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E-Commerce Exports

  • 29 Jun 2023
  • 13 min read

This editorial is based on Policy for e-commerce exports which was published in The Hindu Businessline on 26/06/2023. It talks about e-commerce export policy and associated issues.

India has a huge potential to increase its e-commerce exports, which are currently only $2 billion, or less than 0.5 per cent of its total exports of $447.46 billion in 2022-23. By 2025, the global e-commerce exports are expected to reach $2 trillion, and India can tap into this opportunity by aiming for $200 billion to $250 billion by 2030.

To achieve this, India needs to formulate an e-Commerce Export policy that addresses the challenges faced by SME (Small and Medium enterprises) exporters.

What are the Challenges Faced by SMEs in E-Commerce Exports?

  • Shipping and Clearance Costs:
    • SMEs have to bear high shipping costs for transport and custom clearance of their products, which can reduce their profit margins and competitiveness.
  • Payment Collection and Regularisation:
    • SMEs have to pay high charges to payment gateways or aggregators for collecting sales realisation from foreign customers.
    • They also have to submit physical documents at Authorized dealers Banks for regularisation of their export bills, which can be cumbersome and costly.
  • Trade Barriers and Regulatory Hurdles:
    • SMEs have to deal with various trade barriers and regulatory hurdles in foreign markets, such as tariffs, quotas, standards, certifications, licenses, etc.
    • These can increase the time and cost of exporting and affect the quality and quantity of products.
  • Knowledge and Financing Gap:
    • SMEs often lack the necessary knowledge and financing to access and compete in international markets.
    • They may not have adequate information about market opportunities, customer preferences, cultural differences, legal requirements, etc.
    • They may also face difficulties in obtaining credit, insurance, or other financial services to support their export activities.
  • E-commerce Adoption Issues:
    • SMEs may face various issues related to e-commerce adoption, such as technical infrastructure, online payment security, cyber scams, customer service, etc.
    • They may also need to adapt their products or services to suit the online platform and the global market.

What is the Need for Comprehensive E-commerce Policy?

  • Providing a Level Playing Field:
  • Facilitating Negotiations at WTO and Other Regional Trade Agreements:
    • It involves articulating India’s interests and positions on e-commerce issues, such as cross-border data flows, digital trade facilitation, digital taxation, etc. to enable India to participate and benefit from the global rules and frameworks on e-commerce.
  • Saving the Policy Space for Future Developments and Innovations
    • Adopting a flexible and forward-looking approach that balances the objectives of facilitation and regulation to allow the e-commerce sector to evolve and innovate in response to the changing dynamics and trends of the digital economy.
  • Promoting the Competitiveness and Inclusiveness of E-commerce Exports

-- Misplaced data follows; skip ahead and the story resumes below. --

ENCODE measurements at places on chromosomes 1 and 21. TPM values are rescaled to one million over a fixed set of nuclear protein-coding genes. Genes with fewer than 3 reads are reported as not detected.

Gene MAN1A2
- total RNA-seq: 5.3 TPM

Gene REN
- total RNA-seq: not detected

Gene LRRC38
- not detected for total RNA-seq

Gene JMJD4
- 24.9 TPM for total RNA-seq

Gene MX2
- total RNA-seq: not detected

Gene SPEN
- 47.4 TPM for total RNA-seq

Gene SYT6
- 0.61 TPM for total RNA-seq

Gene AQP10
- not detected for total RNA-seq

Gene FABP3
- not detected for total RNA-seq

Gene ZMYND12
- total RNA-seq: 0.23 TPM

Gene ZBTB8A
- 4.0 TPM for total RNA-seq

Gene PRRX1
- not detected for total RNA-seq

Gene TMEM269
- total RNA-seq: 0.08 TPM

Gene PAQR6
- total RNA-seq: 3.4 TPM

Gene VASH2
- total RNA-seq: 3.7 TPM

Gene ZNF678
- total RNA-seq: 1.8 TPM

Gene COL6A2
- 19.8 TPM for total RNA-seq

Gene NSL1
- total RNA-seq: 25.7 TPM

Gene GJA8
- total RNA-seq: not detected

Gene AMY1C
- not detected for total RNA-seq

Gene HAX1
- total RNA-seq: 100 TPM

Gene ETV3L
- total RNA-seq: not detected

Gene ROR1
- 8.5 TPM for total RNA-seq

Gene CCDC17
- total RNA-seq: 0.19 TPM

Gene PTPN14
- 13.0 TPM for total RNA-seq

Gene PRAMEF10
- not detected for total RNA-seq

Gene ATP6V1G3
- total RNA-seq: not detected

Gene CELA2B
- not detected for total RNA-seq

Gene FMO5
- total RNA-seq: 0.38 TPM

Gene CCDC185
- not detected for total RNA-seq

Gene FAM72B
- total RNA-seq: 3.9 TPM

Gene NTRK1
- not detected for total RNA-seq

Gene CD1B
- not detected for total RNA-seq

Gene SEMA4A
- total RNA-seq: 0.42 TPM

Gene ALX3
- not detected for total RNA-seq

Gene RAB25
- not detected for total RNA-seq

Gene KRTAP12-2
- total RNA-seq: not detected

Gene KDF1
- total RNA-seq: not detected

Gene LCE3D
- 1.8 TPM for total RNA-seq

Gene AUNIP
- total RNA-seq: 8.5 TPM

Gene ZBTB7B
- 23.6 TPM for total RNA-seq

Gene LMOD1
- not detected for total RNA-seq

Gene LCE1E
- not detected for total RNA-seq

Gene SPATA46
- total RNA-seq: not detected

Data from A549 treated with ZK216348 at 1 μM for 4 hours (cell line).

• Providing financial, technical, and legal support, simplifying customs procedures, harmonizing standards and certifications, etc. to enable e-commerce exporters, especially SMEs, to access and compete in international markets.
  • Protecting the Data Sovereignty and Security of India
    • Adopting a data protection law that regulates the collection, processing, storage, transfer, disclosure, and deletion of personal data by e-commerce entities to ensure the privacy and security of Indian citizens and businesses.

What is the Regulatory Framework for E-commerce in India?

  • India does not have a specific law or regulation that exclusively governs e-commerce activities.
    • Instead, various ministries and departments of the Indian government deal with different aspects of e-commerce, such as information technology, consumer protection, foreign direct investment, taxation, competition, data privacy, intellectual property, etc.
  • The Information Technology Act, 2000 and the Information Technology (Intermediary Guidelines and Digital Media Ethics Code) Rules, 2021:
    • These provide the legal recognition and framework for electronic transactions, electronic signatures, electronic contracts, cyber security, cybercrimes, intermediary liability, etc.
    • They also regulate the content and conduct of digital media platforms, including e-commerce platforms.
  • The Consumer Protection Act, 2019 and the Consumer Protection (E-Commerce) Rules, 2020:
    • These aim to protect the rights and interests of consumers in e-commerce transactions, such as fair-trade practices, disclosure of information, grievance redressal, etc.
    • They also impose obligations and liabilities on e-commerce entities, such as registration, verification, refund policy, etc.
  • The Foreign Exchange Management Act, 1999 and the Foreign Direct Investment Policy:
    • These regulate the inflow and outflow of foreign exchange and foreign investment in India.
    • They also prescribe the sector-specific guidelines and restrictions for foreign direct investment in e-commerce activities, such as inventory-based model, marketplace model, single-brand retail trading, multi-brand retail trading, etc.
  • Comparison with Other Countries:
    • Scope and definition of e-commerce: